Submitted to: Meeting Abstract
Publication Type: Abstract Only
Publication Acceptance Date: 6/19/2009
Publication Date: 9/20/2009
Citation: Bearson, S.M., Bearson, B.L. A Mutation in the Putative Lysl-tRNA Synthetase Gene, PoxR of Salmonella enterica Serovar Typhimurium Results in Altered Protein Production, Elevated Susceptibility to Environmental Challenges and Decreased Swine Colonization [abstract]. American Society for Microbiology Conference on Salmonella: Biology, Pathogenesis and Prevention. p.115.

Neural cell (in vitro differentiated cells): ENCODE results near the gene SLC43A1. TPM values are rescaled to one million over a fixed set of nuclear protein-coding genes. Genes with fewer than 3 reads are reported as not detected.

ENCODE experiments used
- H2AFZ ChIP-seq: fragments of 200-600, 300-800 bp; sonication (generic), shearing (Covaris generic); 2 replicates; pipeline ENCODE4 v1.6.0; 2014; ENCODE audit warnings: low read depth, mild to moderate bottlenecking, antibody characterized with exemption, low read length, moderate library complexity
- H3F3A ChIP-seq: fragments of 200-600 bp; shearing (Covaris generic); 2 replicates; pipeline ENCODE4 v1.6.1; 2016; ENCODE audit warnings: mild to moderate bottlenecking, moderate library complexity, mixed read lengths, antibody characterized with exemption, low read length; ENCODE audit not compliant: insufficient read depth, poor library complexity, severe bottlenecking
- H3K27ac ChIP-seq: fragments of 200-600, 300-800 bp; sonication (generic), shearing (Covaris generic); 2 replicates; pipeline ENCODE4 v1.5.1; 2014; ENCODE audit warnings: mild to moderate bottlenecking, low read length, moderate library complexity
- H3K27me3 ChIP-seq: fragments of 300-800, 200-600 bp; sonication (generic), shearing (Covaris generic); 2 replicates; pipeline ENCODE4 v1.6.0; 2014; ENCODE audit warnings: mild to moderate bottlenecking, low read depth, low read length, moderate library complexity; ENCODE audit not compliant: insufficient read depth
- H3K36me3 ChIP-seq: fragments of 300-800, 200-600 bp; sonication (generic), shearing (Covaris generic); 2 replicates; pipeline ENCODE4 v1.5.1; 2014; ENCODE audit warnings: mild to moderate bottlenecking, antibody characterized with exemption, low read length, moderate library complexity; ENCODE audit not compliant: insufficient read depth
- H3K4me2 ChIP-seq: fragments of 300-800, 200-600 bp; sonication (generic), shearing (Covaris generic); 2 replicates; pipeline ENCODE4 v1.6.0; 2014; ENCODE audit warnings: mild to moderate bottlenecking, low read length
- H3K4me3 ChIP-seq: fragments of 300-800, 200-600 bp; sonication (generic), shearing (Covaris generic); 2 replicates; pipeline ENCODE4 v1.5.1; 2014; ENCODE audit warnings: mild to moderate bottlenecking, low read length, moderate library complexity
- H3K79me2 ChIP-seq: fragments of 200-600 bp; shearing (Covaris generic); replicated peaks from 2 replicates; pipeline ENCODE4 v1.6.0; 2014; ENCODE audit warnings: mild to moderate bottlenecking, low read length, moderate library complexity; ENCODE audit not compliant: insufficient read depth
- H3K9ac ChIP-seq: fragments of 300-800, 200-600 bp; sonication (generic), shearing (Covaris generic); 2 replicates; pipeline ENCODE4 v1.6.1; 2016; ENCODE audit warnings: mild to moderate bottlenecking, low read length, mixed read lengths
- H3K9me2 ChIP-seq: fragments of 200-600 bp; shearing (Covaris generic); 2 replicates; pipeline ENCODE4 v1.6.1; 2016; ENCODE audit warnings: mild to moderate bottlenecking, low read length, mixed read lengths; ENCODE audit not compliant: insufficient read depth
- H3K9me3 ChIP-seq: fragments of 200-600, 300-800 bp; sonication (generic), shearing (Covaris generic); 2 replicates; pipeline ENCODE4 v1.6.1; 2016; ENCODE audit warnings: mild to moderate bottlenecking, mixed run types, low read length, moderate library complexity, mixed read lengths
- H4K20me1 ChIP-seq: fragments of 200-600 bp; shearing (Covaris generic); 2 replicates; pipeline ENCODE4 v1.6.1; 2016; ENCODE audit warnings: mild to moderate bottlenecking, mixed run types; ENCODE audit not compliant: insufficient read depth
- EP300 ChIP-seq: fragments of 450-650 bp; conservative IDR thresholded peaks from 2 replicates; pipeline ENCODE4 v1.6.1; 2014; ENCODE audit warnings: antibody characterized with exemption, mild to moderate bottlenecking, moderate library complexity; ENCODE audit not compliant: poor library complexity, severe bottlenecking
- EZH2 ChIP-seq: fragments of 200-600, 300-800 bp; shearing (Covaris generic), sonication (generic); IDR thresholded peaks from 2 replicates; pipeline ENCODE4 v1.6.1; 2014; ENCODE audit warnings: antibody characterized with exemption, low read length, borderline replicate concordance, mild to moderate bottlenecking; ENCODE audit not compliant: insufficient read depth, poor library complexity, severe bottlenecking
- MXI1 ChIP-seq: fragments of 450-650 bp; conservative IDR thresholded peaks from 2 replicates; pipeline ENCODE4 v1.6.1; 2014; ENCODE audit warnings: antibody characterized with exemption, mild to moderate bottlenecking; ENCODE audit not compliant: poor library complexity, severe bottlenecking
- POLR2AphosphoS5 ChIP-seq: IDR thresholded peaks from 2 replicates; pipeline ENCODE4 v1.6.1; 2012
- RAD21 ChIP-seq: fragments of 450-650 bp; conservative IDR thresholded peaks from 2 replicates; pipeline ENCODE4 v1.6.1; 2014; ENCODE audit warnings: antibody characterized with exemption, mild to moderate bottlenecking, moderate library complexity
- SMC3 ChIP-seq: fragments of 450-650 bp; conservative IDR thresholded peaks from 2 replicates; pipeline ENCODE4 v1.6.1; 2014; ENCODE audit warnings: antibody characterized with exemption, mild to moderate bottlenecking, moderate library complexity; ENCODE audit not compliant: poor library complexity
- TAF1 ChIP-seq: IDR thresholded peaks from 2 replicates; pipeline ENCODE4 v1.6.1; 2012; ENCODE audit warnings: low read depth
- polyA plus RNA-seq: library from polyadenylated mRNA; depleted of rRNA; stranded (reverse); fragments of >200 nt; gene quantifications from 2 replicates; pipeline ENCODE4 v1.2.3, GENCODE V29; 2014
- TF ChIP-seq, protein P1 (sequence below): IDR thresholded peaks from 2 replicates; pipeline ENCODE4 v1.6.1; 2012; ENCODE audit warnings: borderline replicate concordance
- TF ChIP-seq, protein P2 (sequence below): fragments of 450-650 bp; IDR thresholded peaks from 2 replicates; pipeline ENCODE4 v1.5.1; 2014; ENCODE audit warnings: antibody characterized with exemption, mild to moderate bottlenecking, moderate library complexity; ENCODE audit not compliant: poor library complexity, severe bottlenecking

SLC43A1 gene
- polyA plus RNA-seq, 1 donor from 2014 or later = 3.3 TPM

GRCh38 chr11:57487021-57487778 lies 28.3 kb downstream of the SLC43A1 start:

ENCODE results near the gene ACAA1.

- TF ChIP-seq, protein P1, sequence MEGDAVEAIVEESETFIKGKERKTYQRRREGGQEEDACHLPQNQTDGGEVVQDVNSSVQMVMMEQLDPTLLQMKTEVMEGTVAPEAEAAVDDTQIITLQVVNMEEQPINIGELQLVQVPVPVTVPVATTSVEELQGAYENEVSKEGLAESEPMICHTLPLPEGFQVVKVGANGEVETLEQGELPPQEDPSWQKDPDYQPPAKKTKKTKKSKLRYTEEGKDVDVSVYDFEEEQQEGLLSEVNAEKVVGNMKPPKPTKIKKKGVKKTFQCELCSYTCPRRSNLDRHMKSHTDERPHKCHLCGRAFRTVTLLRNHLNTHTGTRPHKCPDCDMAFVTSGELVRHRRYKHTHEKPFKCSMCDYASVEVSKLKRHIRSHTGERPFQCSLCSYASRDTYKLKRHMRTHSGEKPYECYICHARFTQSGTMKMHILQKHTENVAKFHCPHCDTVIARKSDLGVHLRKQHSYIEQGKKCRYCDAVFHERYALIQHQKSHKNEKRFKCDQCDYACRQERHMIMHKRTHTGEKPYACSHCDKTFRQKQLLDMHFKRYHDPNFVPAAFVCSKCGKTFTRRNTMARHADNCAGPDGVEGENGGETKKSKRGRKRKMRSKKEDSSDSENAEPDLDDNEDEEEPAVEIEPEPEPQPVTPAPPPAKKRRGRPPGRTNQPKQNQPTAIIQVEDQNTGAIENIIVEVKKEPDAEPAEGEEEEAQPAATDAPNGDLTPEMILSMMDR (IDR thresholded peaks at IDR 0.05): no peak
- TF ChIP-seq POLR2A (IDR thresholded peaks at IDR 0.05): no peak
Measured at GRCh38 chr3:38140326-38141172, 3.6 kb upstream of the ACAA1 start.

Technical Abstract: Using signature-tagged mutagenesis, a mutation in the poxR gene of Salmonella enterica serovar Typhimurium was identified with decreased survival in an ex vivo swine stomach content assay(Bearson et al. Appl Environ Microbiol. 72:2829-36). Gastrointestinal colonization and fecal shedding of the poxR mutant in swine was also significantly reduced compared to the parental wild-type strain chi4232 (109th General Meeting of the American Society for Microbiology, 2009). Additionally, a phenotypic microarray comparison of the poxR mutant and parental strain revealed numerous phenotypic alterations, including increased sensitivities of the poxR mutant to antimicrobials, detergents and toxic cations. As a putative lysyl-tRNA synthetase, the elevated susceptibility of the poxR mutant to these various environments could be due to altered protein production compared to the wild-type strain. Therefore, two-dimensional gel analysis was conducted to investigate the protein profiles of the mutant and wild-type strains. At mid-logarithmic phase growth, 15 proteins were observed in the wild-type strain that were either not present or greatly diminished in the poxR mutant. Furthermore, over 20 proteins were detected in the poxR mutant that were absent in the wild-type strain. Investigation of these differentially produced proteins may identify gene products that are critical for survival of Salmonella during environmental stress and host colonization, thereby providing targets for intervention strategies against Salmonella infection.